What makes robbery a felony?

When is robbery a felony? Does it vary from state to state? What guidelines make it a felony or a misdemeanor?

While the exact definition of felony differs from state to state, robbery generally involves the taking of another person's property by force, fear, or intimidation, with the intent to permanently deprive that person of the property.

Robbery differs from theft in that robbery always involves some use of force, or threat of force. Therefore, robbery is always considered to be a violent crime, as well as a more serious crime than theft. As a result, while theft can result in misdemeanor or theft charges, robbery usually results in a felony charge. (Learn more about felony vs. misdemeanor)

Likely to be a felony
As it is classified as a violent crime, robbery is likely to result in felony charges. The degree or severity of the felony charges depends in large part on the circumstances of the crime. For instance, many state laws provide for a more serious felony charge if a gun or another dangerous weapon is used in the commission of a robbery. In some states, robbery involving a gun is referred to as aggravated robbery or armed robbery.

Likewise, if you have a criminal history of other robbery convictions, or even other unrelated criminal convictions, or if you are currently on probation or parole, you may be charged with a higher degree of felony robbery. Other types of felony robbery that are categorized as a higher class of felony, in some states, include those involving an elderly or disabled victim, those taking place in churches or schools, or those that result in serious body injury or death to the victim.

Stiff sentences
Robbery can result in lengthy prison sentences and high fines. For lower classes of felony robbery, you could receive three or four years in some states, and even up to fifteen years in prison for a robbery conviction, but for higher classes of felony robbery, such as those involving a gun, you could serve up to forty years in prison if convicted. Additionally, some states provide for mandatory enhanced sentencing for violent crimes, such as Colorado. In Colorado, robbery is classified as a violent crime, so a robbery conviction will automatically result in a lengthier sentence.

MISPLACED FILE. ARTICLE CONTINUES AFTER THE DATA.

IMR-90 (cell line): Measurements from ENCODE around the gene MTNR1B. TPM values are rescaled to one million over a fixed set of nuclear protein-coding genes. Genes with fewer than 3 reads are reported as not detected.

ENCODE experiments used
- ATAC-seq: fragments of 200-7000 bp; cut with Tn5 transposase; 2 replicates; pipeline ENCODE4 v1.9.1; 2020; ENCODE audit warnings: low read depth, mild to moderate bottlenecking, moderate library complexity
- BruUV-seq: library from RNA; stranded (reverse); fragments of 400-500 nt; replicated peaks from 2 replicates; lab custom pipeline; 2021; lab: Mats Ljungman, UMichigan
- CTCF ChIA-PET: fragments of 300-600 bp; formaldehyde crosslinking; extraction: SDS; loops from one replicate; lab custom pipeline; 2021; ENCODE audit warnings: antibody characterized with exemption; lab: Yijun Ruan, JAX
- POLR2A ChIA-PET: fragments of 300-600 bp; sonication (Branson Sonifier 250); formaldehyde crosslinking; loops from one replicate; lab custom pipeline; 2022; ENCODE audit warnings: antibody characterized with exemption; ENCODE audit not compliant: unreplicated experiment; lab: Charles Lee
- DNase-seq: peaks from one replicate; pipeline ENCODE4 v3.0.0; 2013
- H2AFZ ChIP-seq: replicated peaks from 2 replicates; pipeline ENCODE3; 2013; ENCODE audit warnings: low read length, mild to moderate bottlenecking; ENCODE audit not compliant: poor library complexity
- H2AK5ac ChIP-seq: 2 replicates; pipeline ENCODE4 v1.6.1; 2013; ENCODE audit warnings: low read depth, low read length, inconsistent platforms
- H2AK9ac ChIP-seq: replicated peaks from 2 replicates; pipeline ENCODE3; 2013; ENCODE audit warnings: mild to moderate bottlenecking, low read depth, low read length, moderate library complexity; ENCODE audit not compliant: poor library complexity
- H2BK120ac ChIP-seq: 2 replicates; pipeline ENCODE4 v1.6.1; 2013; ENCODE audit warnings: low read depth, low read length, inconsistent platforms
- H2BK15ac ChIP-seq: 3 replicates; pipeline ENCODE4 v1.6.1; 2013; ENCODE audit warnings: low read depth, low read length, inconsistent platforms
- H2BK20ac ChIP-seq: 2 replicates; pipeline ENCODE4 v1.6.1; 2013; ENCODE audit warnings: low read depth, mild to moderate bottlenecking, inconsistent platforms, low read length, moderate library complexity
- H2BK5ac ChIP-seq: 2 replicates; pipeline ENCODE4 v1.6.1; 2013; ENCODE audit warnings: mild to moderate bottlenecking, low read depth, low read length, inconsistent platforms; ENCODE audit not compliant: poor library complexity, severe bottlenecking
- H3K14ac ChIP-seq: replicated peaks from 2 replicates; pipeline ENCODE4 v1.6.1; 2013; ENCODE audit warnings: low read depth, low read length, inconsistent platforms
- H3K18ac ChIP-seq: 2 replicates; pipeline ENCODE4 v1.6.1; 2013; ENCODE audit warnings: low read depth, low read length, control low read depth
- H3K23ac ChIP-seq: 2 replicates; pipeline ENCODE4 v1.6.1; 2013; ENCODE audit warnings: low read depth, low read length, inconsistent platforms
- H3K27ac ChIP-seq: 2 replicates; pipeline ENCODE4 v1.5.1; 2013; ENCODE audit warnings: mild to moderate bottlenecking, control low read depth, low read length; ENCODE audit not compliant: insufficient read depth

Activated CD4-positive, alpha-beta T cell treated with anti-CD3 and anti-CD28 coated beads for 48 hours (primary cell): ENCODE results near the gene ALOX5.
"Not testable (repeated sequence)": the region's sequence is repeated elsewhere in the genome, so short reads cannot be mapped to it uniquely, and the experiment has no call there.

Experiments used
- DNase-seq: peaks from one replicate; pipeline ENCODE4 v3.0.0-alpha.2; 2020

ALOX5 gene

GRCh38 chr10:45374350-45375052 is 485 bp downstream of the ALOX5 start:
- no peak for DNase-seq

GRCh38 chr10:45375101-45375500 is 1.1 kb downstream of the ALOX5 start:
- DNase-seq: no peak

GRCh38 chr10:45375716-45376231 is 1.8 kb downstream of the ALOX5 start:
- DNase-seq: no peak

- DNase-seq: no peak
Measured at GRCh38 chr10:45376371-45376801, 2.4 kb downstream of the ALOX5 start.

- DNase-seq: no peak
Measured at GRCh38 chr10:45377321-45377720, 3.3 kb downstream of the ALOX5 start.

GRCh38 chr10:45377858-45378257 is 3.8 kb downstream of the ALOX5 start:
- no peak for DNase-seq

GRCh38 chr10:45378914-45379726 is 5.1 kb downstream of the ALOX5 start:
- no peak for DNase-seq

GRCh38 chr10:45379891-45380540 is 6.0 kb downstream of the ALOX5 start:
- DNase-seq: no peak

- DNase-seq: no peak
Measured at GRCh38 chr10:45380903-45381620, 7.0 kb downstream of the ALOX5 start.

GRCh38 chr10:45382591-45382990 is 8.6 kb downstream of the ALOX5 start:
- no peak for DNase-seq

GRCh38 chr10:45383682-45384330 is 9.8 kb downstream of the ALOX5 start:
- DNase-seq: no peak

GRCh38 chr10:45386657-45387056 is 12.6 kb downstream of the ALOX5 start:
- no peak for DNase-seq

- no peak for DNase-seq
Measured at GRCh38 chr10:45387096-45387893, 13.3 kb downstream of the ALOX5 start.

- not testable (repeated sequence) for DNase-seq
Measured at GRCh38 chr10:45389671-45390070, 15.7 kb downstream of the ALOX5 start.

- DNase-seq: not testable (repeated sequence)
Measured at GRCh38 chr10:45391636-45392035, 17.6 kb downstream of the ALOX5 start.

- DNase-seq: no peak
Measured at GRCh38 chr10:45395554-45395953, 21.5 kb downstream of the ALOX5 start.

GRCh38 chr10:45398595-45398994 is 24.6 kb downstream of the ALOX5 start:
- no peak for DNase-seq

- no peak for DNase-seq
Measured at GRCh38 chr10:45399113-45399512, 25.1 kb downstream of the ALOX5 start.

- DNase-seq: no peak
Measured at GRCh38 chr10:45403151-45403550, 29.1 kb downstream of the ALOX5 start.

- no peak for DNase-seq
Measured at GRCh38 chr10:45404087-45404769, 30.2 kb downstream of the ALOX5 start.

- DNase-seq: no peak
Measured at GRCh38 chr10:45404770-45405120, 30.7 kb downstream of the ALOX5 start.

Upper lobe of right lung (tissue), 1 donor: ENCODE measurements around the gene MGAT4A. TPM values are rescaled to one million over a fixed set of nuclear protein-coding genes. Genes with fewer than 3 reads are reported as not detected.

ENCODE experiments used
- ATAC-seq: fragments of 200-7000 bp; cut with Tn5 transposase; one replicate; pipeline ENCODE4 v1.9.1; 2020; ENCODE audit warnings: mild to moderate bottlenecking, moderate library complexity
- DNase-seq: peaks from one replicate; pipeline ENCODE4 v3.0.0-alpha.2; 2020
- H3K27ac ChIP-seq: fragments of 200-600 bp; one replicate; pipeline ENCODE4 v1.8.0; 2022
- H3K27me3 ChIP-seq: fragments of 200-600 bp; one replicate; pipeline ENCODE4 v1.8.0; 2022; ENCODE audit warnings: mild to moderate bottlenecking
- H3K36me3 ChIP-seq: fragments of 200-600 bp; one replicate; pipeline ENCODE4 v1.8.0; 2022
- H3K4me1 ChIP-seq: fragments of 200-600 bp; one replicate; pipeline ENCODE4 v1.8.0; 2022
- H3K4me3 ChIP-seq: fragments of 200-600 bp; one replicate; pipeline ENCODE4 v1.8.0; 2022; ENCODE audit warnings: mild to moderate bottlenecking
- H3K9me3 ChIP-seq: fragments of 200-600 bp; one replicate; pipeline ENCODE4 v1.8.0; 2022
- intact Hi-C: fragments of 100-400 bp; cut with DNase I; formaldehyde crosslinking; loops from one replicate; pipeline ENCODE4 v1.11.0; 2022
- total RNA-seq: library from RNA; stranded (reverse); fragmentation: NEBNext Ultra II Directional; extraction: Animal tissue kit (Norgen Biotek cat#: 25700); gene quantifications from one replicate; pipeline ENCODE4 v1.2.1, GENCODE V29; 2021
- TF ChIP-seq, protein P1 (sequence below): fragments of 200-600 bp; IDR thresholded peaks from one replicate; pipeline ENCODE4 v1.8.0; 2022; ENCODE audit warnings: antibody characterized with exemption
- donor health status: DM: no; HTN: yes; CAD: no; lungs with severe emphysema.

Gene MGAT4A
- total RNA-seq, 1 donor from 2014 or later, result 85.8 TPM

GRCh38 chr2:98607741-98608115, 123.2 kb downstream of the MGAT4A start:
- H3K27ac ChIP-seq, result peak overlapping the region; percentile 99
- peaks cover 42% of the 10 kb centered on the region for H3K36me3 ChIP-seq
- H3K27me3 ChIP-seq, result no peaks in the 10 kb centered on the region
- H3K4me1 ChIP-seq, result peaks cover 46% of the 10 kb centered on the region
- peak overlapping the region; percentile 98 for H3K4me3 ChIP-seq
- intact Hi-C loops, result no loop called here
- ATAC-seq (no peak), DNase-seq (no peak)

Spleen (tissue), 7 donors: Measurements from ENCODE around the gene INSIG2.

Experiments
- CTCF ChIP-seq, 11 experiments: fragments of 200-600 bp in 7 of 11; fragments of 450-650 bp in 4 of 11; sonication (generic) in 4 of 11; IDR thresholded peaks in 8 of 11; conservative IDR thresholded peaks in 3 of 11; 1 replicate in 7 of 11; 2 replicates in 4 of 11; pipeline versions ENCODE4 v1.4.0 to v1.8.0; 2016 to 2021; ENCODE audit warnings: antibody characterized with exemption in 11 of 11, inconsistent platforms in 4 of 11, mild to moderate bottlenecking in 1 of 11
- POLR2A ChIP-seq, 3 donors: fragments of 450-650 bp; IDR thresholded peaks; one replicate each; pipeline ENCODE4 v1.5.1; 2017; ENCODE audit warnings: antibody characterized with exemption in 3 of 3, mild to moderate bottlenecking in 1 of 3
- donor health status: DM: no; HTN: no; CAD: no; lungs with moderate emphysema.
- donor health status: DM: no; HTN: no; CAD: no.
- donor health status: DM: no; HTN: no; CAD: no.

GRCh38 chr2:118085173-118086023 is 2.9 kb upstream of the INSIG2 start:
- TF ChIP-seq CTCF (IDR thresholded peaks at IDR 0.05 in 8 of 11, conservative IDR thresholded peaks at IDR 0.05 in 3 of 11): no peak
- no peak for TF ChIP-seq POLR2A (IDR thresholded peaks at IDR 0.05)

There are also different federal laws under which you can be charged for robbery in certain circumstances. Federal felony robbery charges might occur if, for example, you rob a national bank, if the robbery involves the taking of property belonging to the federal government, or if the robbery obstructs interstate commerce. A conviction for felony federal robbery charges would result in a sentence of imprisonment to be served at a federal penitentiary.

Plea agreement
One of the only ways in which robbery would result in a misdemeanor conviction rather than a felony conviction would be if you reached a plea agreement or the state agreed to reduce your charges to a lesser-included offense, such as theft or larceny. This might happen if there were certain mitigating factors surrounding the robbery, such as if you had no prior criminal background, or were a minor at the time of the crime. Since robbery necessarily involves an element of violence, it is typically categorized as a felony-level crime.